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photos by Sydney Foot and Ankle Surgeon Damien Lafferty

There have been marked improvements in bunion surgery over the years to the point where, typically, the procedure is day surgery, the pain is controlled and long-term good results are achieved.

Keyhole surgery, better known as minimally invasive surgery, is very much the “flavour of the month”. It does have a place, but I find many surgeons are piling in, attracted by the supposed quicker surgery time before the long-term results are seen. Keyhole surgery, I feel, is one of these cases. I am a fellow of the Academy of Minimally Invasive Foot and Ankle Surgery and utilise the techniques with various pathologies. However, I do not feel it is appropriate with larger bunions, particularly where the sesamoids are sitting lateral. During any bunion surgery, if you do not get the metatarsal head back on top of the sesamoids, when the FHB fires, it can lead to a return of the bunion.

The case featured in this post is a fine example. The image on the left is of a patient who presented last week with a returned bunion from a previous surgeon’s attempt at keyhole surgery. Apart from all the unnecessary screws in this surgery, you can see the lateral sesamoid remains completely in the IM space. There are a few other factors I can see here, but it is the poor sesamoid position that would have led to the return and pain.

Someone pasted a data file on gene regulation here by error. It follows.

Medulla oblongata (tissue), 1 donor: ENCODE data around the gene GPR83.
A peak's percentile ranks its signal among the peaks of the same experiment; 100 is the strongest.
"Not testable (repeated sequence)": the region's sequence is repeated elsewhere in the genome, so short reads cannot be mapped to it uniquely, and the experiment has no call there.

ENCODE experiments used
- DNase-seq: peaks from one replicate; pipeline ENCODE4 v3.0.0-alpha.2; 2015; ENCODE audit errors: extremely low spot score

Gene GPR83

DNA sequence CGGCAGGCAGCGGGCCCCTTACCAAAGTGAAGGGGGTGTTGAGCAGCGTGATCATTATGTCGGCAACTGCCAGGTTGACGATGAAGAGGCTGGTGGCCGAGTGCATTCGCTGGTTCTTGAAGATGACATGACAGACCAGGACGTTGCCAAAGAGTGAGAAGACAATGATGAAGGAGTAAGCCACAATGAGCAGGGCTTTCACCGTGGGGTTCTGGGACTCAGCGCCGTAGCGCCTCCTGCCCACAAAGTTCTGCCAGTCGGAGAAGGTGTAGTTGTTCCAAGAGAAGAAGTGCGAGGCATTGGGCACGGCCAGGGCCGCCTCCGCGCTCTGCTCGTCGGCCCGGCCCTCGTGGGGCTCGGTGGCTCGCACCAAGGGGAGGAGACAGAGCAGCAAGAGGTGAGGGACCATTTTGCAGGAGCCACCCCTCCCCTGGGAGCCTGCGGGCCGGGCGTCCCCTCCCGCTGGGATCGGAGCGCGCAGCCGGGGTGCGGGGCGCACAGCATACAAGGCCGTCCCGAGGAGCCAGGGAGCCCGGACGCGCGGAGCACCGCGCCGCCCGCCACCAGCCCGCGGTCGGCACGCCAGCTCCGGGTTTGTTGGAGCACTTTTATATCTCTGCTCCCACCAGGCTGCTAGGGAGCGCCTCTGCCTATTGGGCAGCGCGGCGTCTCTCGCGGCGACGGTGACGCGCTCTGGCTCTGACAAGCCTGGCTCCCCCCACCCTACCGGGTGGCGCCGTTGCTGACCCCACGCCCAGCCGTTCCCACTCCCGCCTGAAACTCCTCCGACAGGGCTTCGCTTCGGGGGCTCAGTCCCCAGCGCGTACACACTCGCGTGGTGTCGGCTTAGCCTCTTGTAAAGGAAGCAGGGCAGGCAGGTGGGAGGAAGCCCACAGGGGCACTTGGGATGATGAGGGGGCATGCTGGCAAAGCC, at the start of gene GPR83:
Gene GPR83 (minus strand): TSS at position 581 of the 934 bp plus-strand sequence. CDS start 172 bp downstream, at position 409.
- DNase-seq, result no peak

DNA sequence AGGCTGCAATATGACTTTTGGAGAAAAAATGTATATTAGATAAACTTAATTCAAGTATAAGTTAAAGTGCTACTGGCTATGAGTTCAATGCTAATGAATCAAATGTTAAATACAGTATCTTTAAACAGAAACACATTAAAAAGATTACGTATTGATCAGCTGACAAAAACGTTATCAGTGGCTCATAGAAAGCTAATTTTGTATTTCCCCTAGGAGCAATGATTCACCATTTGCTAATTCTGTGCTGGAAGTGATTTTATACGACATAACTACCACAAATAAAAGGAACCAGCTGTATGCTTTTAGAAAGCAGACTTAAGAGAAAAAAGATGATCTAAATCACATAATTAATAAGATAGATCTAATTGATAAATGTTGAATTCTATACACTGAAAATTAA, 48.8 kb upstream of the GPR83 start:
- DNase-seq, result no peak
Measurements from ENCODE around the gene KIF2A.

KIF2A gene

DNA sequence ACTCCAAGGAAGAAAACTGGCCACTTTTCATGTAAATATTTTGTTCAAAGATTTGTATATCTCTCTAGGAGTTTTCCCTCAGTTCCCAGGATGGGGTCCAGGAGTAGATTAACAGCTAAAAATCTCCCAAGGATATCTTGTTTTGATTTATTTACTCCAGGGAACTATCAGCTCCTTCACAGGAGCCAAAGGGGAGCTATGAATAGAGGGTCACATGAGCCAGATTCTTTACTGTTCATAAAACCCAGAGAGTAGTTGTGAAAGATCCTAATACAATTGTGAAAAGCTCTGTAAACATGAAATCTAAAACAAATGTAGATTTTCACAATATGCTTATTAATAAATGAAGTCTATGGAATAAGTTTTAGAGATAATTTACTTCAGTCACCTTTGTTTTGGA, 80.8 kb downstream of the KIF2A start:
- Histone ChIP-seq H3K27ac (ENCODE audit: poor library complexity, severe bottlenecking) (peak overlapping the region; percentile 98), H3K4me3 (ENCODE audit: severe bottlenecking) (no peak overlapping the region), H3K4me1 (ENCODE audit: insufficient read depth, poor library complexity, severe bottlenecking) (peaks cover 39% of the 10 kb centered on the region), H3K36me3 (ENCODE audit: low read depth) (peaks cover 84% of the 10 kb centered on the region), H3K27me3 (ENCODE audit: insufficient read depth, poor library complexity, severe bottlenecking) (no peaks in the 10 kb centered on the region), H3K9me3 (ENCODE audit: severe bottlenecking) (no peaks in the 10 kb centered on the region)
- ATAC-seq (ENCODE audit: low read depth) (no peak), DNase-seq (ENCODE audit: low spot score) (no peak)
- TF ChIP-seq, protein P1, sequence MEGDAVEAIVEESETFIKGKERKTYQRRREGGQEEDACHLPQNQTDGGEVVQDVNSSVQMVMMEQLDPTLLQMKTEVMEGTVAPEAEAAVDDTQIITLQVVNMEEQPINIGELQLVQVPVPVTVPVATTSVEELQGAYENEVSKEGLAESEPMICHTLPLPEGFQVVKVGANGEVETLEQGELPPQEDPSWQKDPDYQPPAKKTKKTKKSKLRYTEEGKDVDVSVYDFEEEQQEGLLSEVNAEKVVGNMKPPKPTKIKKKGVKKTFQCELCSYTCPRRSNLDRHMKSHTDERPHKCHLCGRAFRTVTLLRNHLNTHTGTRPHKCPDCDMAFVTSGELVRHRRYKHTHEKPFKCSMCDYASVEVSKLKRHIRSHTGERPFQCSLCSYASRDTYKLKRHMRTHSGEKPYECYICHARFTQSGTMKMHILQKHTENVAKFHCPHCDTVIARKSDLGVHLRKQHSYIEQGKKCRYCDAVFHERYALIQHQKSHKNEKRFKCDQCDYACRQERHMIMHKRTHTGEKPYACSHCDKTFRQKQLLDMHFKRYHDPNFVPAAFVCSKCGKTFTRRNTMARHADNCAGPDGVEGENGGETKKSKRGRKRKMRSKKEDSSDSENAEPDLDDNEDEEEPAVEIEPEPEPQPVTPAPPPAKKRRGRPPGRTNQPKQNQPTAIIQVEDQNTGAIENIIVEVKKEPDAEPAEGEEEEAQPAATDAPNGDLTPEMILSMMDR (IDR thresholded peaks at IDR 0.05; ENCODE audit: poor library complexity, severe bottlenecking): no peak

The image on the right is a patient who came in an hour after the keyhole case for a one-week review. You can see how the post-op X-rays show the sesamoids sit perfectly under the metatarsal, and a single 2mm screw is all that was required. This was all done via a very small incision leading to minimal swelling and quick healing. I feel keyhole surgery has a place, yet not for all cases.

If you have any specific questions or would like to discuss similar cases, feel free to contact me.

Also read:
Biomechanics of a pathology (bunions and pes planus)
Improvements in bunion surgery
Bunion surgery: Modern procedures for quick recuperation and long-term results

(This content is intended for healthcare professionals only)